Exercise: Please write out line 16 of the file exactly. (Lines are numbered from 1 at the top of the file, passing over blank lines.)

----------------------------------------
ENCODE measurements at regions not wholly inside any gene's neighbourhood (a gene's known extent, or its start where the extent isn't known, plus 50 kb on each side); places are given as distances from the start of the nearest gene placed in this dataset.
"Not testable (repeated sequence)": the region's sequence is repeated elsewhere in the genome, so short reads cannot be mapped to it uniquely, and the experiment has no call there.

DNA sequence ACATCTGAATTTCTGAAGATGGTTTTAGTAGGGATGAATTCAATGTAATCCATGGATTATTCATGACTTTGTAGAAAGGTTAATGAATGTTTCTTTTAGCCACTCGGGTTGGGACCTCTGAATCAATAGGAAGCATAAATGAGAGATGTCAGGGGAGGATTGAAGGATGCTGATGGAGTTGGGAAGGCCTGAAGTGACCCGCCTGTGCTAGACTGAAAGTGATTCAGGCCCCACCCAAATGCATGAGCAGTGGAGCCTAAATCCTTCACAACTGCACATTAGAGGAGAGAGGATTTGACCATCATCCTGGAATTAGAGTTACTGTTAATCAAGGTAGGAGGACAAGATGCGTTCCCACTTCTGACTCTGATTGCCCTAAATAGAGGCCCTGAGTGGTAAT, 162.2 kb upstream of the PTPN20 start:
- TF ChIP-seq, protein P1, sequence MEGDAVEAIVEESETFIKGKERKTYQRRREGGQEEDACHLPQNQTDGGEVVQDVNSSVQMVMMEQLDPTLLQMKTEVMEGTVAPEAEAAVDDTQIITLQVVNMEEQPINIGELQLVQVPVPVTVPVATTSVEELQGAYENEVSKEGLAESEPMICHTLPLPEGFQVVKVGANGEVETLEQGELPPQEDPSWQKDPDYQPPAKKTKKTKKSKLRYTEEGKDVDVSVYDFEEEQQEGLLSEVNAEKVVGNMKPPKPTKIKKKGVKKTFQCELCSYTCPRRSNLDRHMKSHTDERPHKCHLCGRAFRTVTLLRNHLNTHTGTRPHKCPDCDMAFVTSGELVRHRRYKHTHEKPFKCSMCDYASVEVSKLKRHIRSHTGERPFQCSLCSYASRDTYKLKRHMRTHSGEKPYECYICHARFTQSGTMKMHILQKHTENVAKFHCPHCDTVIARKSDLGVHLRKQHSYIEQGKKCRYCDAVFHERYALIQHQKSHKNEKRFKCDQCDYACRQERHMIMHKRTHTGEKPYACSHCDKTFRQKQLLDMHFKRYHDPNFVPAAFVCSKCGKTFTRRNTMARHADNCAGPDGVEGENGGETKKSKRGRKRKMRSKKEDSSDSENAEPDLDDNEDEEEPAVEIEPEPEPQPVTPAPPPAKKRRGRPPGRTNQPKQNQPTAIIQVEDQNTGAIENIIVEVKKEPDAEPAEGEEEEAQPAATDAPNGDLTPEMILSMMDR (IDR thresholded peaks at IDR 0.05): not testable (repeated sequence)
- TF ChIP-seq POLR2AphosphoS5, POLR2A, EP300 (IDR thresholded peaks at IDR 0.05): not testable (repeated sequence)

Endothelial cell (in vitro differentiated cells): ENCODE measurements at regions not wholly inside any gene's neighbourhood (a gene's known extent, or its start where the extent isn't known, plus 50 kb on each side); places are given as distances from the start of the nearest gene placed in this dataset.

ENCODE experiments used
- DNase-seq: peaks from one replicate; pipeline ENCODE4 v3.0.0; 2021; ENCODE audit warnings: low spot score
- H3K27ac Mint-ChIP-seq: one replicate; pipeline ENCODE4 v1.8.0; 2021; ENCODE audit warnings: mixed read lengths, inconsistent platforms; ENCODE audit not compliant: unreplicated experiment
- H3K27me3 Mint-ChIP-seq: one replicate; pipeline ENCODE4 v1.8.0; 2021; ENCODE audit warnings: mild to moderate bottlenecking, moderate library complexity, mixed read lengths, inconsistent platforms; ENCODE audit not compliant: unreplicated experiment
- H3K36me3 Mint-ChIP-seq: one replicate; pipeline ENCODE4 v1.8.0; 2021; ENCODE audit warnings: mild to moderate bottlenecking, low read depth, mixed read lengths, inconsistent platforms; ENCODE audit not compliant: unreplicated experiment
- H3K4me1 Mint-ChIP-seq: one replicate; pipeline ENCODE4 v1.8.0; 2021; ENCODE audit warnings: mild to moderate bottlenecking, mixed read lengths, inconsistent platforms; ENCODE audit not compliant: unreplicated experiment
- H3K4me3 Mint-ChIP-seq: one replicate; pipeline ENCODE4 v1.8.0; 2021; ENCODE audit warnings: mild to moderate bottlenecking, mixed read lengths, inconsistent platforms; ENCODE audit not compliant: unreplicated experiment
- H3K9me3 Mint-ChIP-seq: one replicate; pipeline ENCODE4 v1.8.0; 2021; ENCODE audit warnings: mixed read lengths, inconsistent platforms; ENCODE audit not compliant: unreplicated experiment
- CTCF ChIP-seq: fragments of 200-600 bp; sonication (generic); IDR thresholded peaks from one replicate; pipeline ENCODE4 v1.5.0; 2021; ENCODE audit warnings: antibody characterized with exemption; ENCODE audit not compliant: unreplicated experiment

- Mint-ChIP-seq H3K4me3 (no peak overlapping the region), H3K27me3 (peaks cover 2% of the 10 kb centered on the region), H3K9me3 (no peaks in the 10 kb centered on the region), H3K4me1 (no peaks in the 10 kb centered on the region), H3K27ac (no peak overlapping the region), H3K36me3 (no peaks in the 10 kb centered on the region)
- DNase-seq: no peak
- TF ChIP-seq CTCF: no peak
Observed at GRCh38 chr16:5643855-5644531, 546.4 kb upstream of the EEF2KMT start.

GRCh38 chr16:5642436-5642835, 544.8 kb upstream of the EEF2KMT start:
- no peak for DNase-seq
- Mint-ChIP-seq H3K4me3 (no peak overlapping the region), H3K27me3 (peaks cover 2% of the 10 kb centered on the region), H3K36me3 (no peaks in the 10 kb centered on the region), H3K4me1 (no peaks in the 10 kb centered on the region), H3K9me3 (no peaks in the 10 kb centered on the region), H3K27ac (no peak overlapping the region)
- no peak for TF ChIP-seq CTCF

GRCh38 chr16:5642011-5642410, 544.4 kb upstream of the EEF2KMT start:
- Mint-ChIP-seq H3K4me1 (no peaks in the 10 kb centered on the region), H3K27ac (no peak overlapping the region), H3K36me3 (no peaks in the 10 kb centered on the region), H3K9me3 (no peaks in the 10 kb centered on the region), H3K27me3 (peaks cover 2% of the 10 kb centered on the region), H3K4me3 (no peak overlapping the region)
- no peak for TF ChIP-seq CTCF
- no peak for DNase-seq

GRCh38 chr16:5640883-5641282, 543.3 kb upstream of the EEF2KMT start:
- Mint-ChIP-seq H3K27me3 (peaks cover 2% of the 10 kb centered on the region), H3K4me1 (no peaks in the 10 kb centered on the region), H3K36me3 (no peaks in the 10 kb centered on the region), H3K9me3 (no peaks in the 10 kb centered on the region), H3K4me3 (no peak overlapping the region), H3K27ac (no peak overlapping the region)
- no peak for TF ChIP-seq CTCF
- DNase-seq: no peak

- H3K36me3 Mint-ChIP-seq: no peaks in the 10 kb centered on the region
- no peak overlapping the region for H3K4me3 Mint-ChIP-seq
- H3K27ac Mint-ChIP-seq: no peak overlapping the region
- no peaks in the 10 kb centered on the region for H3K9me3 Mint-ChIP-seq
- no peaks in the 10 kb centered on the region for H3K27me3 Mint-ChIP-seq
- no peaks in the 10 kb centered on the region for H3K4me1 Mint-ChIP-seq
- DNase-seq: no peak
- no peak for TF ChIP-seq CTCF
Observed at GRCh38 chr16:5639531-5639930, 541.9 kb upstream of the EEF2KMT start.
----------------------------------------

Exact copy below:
- Mint-ChIP-seq H3K4me3 (no peak overlapping the region), H3K27me3 (peaks cover 2% of the 10 kb centered on the region), H3K9me3 (no peaks in the 10 kb centered on the region), H3K4me1 (no peaks in the 10 kb centered on the region), H3K27ac (no peak overlapping the region), H3K36me3 (no peaks in the 10 kb centered on the region)